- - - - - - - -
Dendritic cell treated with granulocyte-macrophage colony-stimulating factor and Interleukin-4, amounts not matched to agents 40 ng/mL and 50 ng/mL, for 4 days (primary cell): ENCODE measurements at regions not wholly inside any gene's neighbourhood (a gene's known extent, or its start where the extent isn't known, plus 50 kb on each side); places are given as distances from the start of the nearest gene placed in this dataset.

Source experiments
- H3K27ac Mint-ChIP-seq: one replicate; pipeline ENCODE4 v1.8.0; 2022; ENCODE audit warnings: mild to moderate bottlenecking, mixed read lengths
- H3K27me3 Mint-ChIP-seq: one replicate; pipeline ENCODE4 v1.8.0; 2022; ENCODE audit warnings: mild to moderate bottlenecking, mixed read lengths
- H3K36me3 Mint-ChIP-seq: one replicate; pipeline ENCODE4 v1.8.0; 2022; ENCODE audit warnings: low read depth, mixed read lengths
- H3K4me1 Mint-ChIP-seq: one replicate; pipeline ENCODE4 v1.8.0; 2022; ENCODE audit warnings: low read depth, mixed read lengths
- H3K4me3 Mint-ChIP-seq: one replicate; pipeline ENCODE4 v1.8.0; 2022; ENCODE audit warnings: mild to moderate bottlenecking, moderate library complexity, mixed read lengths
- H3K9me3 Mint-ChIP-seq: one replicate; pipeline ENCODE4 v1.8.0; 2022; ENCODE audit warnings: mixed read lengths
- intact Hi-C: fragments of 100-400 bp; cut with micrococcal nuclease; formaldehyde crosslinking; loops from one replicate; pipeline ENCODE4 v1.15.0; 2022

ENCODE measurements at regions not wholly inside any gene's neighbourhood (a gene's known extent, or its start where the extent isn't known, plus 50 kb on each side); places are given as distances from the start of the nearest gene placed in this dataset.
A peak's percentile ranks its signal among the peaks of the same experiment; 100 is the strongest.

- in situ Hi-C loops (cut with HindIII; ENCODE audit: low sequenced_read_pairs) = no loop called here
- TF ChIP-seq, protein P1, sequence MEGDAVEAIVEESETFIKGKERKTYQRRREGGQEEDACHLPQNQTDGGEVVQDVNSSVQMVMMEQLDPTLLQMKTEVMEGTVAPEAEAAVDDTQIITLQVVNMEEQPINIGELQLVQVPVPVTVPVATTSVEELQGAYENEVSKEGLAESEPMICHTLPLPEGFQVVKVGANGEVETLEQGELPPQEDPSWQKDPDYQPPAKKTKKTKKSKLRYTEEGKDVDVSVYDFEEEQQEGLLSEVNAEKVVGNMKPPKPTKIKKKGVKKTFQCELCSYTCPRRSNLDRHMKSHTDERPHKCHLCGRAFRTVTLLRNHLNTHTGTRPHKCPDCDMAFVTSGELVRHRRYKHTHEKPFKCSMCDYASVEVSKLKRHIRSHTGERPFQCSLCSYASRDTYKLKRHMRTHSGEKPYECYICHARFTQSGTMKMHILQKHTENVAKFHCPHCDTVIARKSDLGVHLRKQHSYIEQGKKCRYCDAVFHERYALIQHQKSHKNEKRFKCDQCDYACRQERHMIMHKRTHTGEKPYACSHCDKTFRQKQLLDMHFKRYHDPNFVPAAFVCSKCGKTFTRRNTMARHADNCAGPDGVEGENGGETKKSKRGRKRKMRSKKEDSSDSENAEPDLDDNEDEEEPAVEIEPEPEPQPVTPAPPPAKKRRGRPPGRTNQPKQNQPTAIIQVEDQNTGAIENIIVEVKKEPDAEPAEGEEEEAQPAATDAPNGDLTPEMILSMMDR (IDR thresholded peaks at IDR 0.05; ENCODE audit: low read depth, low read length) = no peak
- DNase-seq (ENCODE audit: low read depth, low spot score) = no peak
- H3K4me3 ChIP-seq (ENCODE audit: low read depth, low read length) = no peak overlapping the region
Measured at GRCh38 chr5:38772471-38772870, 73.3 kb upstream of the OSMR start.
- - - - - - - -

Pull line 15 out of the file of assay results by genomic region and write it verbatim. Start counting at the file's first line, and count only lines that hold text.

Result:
- H3K4me3 ChIP-seq (ENCODE audit: low read depth, low read length) = no peak overlapping the region